WHAT IS HEARTBURN?
Heartburn is a relatively common problem caused by acid reflux – a condition where stomach contents (foods, liquids, etc.) are forced upward into the esophagus.
According to estimates by the American College of Gastroenterology, around 15 million Americans suffer from daily heartburn. These individuals may also suffer from Gastroesophageal reflux disease, or ‘GERD.’ GERD is diagnosed if an individual reports experiencing acid reflux more than twice per week.
Per Medical News Today, here are some other noteworthy facts on heartburn:
– Causes of heartburn include smoking, obesity, lack of exercise, poor diet, and certain underlying medical conditions.
– The primary symptom is a burning sensation in the chest or throat from stomach acid.
– Most commonly, heartburn has little influence on overall health.
– Treatments include antacids and proton-pump inhibitors (‘PPI’ medicine.)
Medical experts consider occasional heartburn to be natural and not a cause for concern.
As mentioned, the most common symptom is a burning sensation in the upper chest and throat. These sensations are attributable to the presence of stomach acid.
Other reported symptoms: jaw pain, abdominal discomfort and burning, and acid-like taste in the mouth.
Here Are Five Natural Remedies For Heartburn:
1. Baking Soda
Straight up, baking soda is a miracle product. One of its uses – actually, its main use – is as an antacid! Baking soda made up of 100 percent sodium bicarbonate; a slightly salty tasting, alkaline white powder. Baking soda relieves heartburn, acid indigestion, and sour stomach by counteracting excess stomach acid.
How to: Dissolve 1/2 teaspoon into a 4-ounce glass of water, or a full teaspoon in one 8-ounce glass. Repeat every two hours until heartburn is gone.
Bananas have a high pH level, which is vital to restoring gastric acidity to its natural state. A banana’s texture is also great for relieving the discomfort of the esophagus, according to gastroenterologist Gerard E. Mullin, MD.
How to: If you’re not a big fan of ‘nanas by themselves, slice half of a banana and add it to your morning oatmeal or cereal. You can also slice a banana and add a pinch of cinnamon powder and sugar (a pinch!).
Ginger is one of the best-known natural stomach soothers around. Ginger has a few benefits concerning acid reflux; its anti-inflammatory properties are especially helpful. Inflammation of the esophagus is a key symptom of those with acid reflux troubles.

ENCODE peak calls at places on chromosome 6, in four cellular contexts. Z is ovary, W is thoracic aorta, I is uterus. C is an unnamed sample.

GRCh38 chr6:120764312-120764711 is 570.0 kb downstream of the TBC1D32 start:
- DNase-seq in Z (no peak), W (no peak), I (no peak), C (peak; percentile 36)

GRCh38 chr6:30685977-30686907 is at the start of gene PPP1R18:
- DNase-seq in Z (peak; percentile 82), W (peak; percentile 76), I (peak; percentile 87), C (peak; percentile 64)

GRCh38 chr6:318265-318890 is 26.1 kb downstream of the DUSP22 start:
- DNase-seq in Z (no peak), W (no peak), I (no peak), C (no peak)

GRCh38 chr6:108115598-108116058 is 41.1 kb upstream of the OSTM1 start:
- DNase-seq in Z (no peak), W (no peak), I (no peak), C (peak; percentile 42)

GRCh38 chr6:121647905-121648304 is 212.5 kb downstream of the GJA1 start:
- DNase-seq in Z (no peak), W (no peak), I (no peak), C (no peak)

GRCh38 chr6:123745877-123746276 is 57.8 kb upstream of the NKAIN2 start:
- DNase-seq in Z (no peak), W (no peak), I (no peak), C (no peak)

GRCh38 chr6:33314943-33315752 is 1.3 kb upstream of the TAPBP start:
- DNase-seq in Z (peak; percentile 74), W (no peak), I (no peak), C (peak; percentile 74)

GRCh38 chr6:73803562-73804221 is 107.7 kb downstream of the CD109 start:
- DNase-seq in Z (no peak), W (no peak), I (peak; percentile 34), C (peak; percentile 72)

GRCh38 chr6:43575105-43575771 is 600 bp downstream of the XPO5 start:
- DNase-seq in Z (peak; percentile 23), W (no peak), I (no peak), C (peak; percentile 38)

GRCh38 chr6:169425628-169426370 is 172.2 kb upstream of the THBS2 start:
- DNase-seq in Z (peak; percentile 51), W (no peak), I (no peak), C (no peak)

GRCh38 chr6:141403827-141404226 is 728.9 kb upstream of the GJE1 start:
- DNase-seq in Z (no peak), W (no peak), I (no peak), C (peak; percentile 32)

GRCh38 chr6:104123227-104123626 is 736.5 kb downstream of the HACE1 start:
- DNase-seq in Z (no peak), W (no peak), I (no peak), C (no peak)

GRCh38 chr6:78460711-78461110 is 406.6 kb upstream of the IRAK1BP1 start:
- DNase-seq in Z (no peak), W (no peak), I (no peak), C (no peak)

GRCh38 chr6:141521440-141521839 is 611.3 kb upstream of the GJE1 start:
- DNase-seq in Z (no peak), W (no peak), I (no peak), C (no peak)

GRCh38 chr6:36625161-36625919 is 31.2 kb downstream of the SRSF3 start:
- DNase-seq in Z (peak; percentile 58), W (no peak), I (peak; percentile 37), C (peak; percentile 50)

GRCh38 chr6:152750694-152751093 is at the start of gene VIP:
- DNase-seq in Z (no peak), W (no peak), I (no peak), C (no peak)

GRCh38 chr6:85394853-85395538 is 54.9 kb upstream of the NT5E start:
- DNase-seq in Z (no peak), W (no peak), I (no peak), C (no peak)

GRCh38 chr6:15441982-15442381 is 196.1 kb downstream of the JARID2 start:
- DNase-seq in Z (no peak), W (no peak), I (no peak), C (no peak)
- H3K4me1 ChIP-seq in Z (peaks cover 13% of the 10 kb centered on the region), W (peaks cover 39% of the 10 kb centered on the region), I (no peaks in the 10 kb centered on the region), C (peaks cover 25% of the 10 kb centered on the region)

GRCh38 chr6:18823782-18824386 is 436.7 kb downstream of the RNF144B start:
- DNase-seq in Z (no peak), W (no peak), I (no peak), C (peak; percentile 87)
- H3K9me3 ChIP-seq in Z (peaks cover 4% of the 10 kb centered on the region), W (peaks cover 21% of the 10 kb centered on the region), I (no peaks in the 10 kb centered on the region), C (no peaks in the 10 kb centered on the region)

How to: Ginger is quite a versatile food; it can be diced, peeled, shaved, or sliced. It can be eaten raw or added as an ingredient for salad, soup, sushi, and other foods. Perhaps the best way to enjoy ginger when it comes to heartburn is steeping it in water to make ginger tea.
Here’s a simple ginger tea recipe.
4. Chewing Gum
While this advice may sound a bit strange, chewing gum stimulates saliva production – a natural acid buffer. Besides producing saliva, chewing gum often makes us swallow more often and pushes acids back out of the esophagus.
How to: Well, there’s not much to popping a piece of gum into your mouth and chewing. A couple pieces of advice, however: choose sugar-free gum and avoid peppermint-flavored gum. Also, don’t swallow gum as it may irritate the lining of your stomach.
Per WebMD, the following herbs have demonstrated some heartburn-relieving properties: dandelion root, elm bark powder/slippery elm, euonymus bark, holy thistle herb, ginger rhizome, gentian root, meadowsweet herb, myrrh resin, lemon balm leaf, valerian root, southern prickly ash berries, oat seed.
How to: Nowadays, most herbs are sold as supplements or as standalone items. On this note, some supplements are thought to interact with certain prescription medications, so be sure to check with your doctor. The same applies if you have an underlying medical condition.
There are plenty of lifestyle changes that may reduce the production of stomach acid. Here are a few:
– avoid smoking
– exercise regularly
– drink plenty of freshwater
– do not eat lying down
– eat a well-balanced diet
– eat smaller, more frequent meals
– limit heavy lifting and straining
– limit and monitor potential ‘trigger foods,’ including alcohol, caffeine, citrus fruits, milk and dairy products, soft drinks, carbonated juices, tomatoes.
– lose weight if overweight or obese
– review prescription medications with your doctor